Due to the wide adoption of Kubernetes, enterprises need to run and manage multiple Kubernetes clusters to meet the requirements for Service isolation, application deployment, and O&M. In addition, a cluster may need to access Services that are deployed in another cluster. The multi-cluster Services (MCS) feature allows you to access Services across Kubernetes clusters without the need to create load balancers. This topic describes the architecture, scenarios, and network design of the MCS feature.
The MCS feature allows you to access Services across clusters. You can create an application that spans multiple clusters. The following figure shows the architecture of the MCS feature.
Connections marked with 1 in the preceding figure are used by the Fleet instance to manage the ServiceExport and ServiceImport in the associated Container Service for Kubernetes (ACK) clusters.
A ServiceExport is created in ACK Cluster 1 to export Service 1. ACK Cluster 1 serves as a Service provider.
A ServiceImport is created in ACK Cluster 2 to allow ACK Cluster 2 to access Service 1 exported by the Service provider. ACK Cluster 2 serves as a Service consumer.
The connection marked with 2 in the preceding figure is used for data exchange. After Service 1 is exported in ACK Cluster 1 and imported in ACK Cluster 2, you can access Service 1 in ACK Cluster 1 from ACK Cluster 2. This way, you can access Services across clusters.
How MCS works
The following figure shows how MCS works.
To enable pods in ACK Cluster 2 to access Service 1 in ACK Cluster 1, you can create a ServiceExport in ACK Cluster 1 and a ServiceImport in ACK Cluster 2.
The ACK One Fleet instance creates a Service named
amc-Service1that is prefixed with
amc-in ACK Cluster 2 and synchronizes the IP addresses of the pods in ACK Cluster 1 to the backend of the
The client pod in ACK Cluster 2 can access Service 1 in ACK Cluster 1 in one of the following ways:
Access the domain name that starts with
amc-, such as
Access the domain name that ends with clusterset.local, such as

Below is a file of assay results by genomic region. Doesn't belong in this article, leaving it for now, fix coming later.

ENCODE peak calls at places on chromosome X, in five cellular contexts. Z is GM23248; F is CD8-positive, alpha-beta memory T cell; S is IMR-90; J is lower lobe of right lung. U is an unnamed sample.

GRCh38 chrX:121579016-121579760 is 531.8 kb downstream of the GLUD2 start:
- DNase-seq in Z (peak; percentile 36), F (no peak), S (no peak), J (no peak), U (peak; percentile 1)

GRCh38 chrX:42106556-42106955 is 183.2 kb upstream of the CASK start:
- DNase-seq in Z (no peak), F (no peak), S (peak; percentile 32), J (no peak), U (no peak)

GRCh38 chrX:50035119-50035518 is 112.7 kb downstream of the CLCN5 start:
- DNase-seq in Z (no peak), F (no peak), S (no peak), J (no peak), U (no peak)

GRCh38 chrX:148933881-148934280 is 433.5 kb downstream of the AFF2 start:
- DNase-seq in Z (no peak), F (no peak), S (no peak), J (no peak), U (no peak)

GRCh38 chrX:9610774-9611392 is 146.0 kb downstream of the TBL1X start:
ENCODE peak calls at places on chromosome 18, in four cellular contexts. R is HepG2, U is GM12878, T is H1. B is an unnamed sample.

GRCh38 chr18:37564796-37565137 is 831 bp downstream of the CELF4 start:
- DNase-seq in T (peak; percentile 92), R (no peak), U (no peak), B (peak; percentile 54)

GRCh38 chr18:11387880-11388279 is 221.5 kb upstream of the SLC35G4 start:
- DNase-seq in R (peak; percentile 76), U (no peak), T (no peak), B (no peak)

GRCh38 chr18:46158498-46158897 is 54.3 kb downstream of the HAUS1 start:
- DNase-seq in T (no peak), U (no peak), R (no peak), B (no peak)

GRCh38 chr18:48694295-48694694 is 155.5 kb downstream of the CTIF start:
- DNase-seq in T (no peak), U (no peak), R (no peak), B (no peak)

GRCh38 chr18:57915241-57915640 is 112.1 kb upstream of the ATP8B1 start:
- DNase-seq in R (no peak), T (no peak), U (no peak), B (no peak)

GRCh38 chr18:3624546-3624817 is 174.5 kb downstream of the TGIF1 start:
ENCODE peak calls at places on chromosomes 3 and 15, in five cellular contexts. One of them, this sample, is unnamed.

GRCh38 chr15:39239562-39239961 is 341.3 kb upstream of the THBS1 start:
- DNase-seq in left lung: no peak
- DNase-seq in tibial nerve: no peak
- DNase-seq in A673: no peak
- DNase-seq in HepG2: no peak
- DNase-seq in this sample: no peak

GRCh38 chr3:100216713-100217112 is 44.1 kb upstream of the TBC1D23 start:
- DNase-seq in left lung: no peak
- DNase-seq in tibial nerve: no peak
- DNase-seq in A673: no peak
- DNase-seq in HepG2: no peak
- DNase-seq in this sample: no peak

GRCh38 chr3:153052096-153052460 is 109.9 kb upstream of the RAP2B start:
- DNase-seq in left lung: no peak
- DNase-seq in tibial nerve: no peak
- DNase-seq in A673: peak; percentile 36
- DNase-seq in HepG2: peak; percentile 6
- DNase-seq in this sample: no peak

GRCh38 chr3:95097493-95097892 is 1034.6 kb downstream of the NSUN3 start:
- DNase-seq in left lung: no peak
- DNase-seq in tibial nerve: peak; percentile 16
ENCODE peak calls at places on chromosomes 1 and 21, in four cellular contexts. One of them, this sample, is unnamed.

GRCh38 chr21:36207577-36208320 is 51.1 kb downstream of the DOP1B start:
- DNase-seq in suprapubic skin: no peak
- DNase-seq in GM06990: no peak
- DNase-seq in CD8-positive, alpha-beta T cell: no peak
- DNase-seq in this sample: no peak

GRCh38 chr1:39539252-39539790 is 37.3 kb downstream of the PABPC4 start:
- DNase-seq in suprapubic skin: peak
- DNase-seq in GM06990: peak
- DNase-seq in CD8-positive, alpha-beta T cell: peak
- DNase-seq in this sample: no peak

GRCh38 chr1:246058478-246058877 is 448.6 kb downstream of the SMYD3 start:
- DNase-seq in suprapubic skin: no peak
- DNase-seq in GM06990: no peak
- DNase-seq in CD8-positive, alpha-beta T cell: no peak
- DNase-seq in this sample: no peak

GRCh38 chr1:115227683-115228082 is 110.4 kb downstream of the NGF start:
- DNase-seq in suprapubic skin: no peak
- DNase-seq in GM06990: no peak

Access a Service from a different cluster
Create a ServiceExport in ACK Cluster 1 and a ServiceImport in ACK Cluster 2. ACK Cluster 1 serves as a Service provider and ACK Cluster 2 serves as a Service consumer. The client pod in ACK Cluster 2 can access Service 1 exported in ACK Cluster 1. Service 1 is accessed based on domain name resolution. Traffic is balanced among the backend pods in ACK Cluster 1 and the number of pods is dynamically scaled. The following figure shows how a Service is accessed across clusters.
Access a Service that is deployed across clusters
Service 1 is deployed across multiple clusters to ensure high availability. When the client pod accesses Service 1 across clusters, traffic can be balanced among multiple pods of the clusters. The following figure shows how Service 1 that is deployed across clusters is accessed.
Network design for MCS
To access Services across clusters, make sure that the networks of the pods in the clusters are connected so that the pods can access each other. The following requirements must be met:
If multiple virtual private clouds (VPCs) are used, the VPC CIDR blocks must not overlap with each other. The VPCs are connected by using Cloud Enterprise Network (CEN).
The pod CIDR blocks in the clusters must not overlap with each other.
The pod CIDR blocks must not overlap with the Service CIDR blocks in the clusters.
For more information, see Plan CIDR blocks for an ACK cluster.
The Kubernetes version of the associated clusters must be 1.21 or later.